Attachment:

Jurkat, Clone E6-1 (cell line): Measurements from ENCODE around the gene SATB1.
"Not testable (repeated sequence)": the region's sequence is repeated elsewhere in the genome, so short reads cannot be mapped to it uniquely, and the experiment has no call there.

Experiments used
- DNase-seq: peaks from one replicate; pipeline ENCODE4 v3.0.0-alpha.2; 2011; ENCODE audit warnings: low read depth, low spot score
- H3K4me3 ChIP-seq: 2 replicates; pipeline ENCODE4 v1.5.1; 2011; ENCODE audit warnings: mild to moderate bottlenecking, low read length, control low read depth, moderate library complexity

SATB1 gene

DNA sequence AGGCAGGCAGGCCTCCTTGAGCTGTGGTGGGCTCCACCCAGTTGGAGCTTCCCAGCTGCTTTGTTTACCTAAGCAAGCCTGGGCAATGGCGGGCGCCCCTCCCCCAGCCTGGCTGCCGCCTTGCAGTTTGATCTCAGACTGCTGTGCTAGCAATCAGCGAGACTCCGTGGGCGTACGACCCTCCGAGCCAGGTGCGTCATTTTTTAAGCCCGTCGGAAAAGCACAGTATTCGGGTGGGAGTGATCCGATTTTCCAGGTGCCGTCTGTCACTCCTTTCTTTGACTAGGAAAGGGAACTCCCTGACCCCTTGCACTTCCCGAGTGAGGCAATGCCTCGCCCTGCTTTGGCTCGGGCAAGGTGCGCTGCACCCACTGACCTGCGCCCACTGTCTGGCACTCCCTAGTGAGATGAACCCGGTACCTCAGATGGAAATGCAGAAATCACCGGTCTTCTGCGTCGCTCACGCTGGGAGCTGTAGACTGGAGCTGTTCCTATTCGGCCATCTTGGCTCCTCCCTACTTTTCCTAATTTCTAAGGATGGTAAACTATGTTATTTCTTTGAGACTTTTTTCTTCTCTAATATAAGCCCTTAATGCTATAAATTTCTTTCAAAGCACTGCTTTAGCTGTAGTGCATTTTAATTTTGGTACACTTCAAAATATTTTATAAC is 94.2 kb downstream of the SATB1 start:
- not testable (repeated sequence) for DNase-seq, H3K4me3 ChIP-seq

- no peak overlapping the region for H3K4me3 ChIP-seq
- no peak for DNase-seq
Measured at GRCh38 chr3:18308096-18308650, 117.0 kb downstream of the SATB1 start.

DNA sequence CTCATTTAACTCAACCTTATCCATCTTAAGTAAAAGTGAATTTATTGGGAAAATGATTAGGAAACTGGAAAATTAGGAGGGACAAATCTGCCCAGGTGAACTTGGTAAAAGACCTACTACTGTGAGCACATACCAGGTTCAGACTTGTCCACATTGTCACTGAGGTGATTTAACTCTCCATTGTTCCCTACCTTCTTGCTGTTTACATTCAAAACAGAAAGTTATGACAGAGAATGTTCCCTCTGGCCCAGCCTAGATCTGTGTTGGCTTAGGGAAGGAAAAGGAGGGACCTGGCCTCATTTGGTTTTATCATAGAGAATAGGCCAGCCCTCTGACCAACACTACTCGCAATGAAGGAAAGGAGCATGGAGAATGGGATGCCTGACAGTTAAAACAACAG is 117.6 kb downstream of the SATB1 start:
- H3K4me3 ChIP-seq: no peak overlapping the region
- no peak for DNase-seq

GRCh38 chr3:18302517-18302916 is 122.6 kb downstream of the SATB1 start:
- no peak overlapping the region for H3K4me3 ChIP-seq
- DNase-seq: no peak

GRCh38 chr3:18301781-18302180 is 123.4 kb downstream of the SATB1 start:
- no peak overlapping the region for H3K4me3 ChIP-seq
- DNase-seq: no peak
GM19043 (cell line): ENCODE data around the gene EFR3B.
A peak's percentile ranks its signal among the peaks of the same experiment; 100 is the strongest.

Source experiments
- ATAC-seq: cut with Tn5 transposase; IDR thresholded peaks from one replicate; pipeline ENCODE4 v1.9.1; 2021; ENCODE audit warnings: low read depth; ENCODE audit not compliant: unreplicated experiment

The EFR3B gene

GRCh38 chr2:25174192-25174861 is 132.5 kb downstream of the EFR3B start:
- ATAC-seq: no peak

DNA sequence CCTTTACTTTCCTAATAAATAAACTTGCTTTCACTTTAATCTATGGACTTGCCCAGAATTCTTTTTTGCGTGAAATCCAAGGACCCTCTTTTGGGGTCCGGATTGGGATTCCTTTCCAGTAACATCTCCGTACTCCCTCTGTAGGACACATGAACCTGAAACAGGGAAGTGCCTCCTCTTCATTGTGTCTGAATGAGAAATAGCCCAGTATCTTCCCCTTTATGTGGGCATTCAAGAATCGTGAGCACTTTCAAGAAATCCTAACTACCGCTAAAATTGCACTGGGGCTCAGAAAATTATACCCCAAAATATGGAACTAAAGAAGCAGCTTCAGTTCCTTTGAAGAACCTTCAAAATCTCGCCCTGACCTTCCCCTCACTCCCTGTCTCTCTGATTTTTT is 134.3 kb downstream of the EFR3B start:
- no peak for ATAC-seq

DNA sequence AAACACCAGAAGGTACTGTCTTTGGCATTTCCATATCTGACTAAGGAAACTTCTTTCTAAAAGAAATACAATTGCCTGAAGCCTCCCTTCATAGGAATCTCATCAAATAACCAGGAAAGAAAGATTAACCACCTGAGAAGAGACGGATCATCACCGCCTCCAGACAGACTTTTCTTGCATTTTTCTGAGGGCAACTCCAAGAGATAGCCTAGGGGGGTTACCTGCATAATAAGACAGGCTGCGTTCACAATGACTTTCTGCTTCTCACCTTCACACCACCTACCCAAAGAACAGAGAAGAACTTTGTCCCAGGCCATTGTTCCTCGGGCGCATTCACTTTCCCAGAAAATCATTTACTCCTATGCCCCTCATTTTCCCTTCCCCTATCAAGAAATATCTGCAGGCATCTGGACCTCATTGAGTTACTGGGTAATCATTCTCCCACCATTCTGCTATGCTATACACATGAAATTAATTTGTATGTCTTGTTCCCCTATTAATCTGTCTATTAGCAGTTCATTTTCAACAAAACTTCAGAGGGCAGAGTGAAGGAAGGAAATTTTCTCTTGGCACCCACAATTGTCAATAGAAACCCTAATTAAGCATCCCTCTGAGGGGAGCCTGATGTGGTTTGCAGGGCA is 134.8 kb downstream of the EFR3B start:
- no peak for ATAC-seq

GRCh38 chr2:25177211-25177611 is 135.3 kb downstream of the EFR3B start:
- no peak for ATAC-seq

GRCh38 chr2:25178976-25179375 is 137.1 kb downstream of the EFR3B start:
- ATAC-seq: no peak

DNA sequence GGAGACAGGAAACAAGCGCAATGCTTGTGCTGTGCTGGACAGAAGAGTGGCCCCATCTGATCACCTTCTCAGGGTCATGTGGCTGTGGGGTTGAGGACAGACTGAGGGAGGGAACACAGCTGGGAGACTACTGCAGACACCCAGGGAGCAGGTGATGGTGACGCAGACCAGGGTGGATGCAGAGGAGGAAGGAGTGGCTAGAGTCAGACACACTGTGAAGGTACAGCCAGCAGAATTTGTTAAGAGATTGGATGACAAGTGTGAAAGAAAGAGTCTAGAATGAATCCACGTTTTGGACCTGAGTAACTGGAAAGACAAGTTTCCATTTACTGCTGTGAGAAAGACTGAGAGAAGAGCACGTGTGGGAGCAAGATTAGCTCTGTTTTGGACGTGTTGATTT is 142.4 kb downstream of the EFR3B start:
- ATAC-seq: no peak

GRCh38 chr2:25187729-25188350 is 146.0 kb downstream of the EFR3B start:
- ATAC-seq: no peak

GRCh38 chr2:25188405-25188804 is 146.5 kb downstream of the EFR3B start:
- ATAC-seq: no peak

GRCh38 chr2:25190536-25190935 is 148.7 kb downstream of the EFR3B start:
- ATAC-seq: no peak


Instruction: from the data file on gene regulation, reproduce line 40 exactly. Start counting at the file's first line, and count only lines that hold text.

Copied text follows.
GRCh38 chr2:25188405-25188804 is 146.5 kb downstream of the EFR3B start: